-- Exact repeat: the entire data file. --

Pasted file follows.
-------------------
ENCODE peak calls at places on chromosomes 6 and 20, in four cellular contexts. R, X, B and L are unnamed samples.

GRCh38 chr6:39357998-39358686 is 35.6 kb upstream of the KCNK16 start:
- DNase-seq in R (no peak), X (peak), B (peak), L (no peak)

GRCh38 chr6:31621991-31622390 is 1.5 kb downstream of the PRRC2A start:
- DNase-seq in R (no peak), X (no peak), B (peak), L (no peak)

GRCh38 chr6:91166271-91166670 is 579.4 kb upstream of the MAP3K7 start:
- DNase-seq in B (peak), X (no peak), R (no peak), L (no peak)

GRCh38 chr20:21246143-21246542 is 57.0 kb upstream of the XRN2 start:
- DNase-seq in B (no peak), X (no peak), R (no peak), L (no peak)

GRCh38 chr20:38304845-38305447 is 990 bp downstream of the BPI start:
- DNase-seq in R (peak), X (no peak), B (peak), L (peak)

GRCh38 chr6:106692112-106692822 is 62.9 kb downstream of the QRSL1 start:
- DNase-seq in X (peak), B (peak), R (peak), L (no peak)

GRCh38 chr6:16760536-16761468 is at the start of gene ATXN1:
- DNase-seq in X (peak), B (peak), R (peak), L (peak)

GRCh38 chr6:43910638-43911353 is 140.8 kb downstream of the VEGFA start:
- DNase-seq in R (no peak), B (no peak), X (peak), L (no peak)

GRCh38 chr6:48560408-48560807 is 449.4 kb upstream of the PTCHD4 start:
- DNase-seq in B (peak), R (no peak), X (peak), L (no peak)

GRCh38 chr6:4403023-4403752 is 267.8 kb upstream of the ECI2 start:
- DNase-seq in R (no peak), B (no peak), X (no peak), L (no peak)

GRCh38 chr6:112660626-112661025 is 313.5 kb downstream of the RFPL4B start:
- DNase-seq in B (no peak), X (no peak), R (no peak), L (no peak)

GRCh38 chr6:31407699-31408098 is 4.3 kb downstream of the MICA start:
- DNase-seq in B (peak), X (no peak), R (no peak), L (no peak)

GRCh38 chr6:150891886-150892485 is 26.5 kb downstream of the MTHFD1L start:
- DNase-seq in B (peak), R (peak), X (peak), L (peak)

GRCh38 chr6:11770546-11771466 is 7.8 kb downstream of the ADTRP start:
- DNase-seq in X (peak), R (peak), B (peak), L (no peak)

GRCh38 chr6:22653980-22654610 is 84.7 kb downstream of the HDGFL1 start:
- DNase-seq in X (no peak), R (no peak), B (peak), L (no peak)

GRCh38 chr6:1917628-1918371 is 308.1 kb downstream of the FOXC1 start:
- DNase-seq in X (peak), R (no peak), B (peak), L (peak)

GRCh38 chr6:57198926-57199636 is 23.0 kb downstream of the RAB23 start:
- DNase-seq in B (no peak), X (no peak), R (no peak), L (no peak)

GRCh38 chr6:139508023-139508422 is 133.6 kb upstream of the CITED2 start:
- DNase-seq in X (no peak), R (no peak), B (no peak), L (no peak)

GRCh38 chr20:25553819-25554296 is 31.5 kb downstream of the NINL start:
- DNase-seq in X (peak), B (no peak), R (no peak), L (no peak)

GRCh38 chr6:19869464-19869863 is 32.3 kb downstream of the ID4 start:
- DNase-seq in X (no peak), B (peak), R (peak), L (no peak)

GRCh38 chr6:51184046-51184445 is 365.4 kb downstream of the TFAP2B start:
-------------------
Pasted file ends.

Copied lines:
ENCODE peak calls at places on chromosomes 6 and 20, in four cellular contexts. R, X, B and L are unnamed samples.

GRCh38 chr6:39357998-39358686 is 35.6 kb upstream of the KCNK16 start:
- DNase-seq in R (no peak), X (peak), B (peak), L (no peak)

GRCh38 chr6:31621991-31622390 is 1.5 kb downstream of the PRRC2A start:
- DNase-seq in R (no peak), X (no peak), B (peak), L (no peak)

GRCh38 chr6:91166271-91166670 is 579.4 kb upstream of the MAP3K7 start:
- DNase-seq in B (peak), X (no peak), R (no peak), L (no peak)

GRCh38 chr20:21246143-21246542 is 57.0 kb upstream of the XRN2 start:
- DNase-seq in B (no peak), X (no peak), R (no peak), L (no peak)

GRCh38 chr20:38304845-38305447 is 990 bp downstream of the BPI start:
- DNase-seq in R (peak), X (no peak), B (peak), L (peak)

GRCh38 chr6:106692112-106692822 is 62.9 kb downstream of the QRSL1 start:
- DNase-seq in X (peak), B (peak), R (peak), L (no peak)

GRCh38 chr6:16760536-16761468 is at the start of gene ATXN1:
- DNase-seq in X (peak), B (peak), R (peak), L (peak)

GRCh38 chr6:43910638-43911353 is 140.8 kb downstream of the VEGFA start:
- DNase-seq in R (no peak), B (no peak), X (peak), L (no peak)

GRCh38 chr6:48560408-48560807 is 449.4 kb upstream of the PTCHD4 start:
- DNase-seq in B (peak), R (no peak), X (peak), L (no peak)

GRCh38 chr6:4403023-4403752 is 267.8 kb upstream of the ECI2 start:
- DNase-seq in R (no peak), B (no peak), X (no peak), L (no peak)

GRCh38 chr6:112660626-112661025 is 313.5 kb downstream of the RFPL4B start:
- DNase-seq in B (no peak), X (no peak), R (no peak), L (no peak)

GRCh38 chr6:31407699-31408098 is 4.3 kb downstream of the MICA start:
- DNase-seq in B (peak), X (no peak), R (no peak), L (no peak)

GRCh38 chr6:150891886-150892485 is 26.5 kb downstream of the MTHFD1L start:
- DNase-seq in B (peak), R (peak), X (peak), L (peak)

GRCh38 chr6:11770546-11771466 is 7.8 kb downstream of the ADTRP start:
- DNase-seq in X (peak), R (peak), B (peak), L (no peak)

GRCh38 chr6:22653980-22654610 is 84.7 kb downstream of the HDGFL1 start:
- DNase-seq in X (no peak), R (no peak), B (peak), L (no peak)

GRCh38 chr6:1917628-1918371 is 308.1 kb downstream of the FOXC1 start:
- DNase-seq in X (peak), R (no peak), B (peak), L (peak)

GRCh38 chr6:57198926-57199636 is 23.0 kb downstream of the RAB23 start:
- DNase-seq in B (no peak), X (no peak), R (no peak), L (no peak)

GRCh38 chr6:139508023-139508422 is 133.6 kb upstream of the CITED2 start:
- DNase-seq in X (no peak), R (no peak), B (no peak), L (no peak)

GRCh38 chr20:25553819-25554296 is 31.5 kb downstream of the NINL start:
- DNase-seq in X (peak), B (no peak), R (no peak), L (no peak)

GRCh38 chr6:19869464-19869863 is 32.3 kb downstream of the ID4 start:
- DNase-seq in X (no peak), B (peak), R (peak), L (no peak)

GRCh38 chr6:51184046-51184445 is 365.4 kb downstream of the TFAP2B start: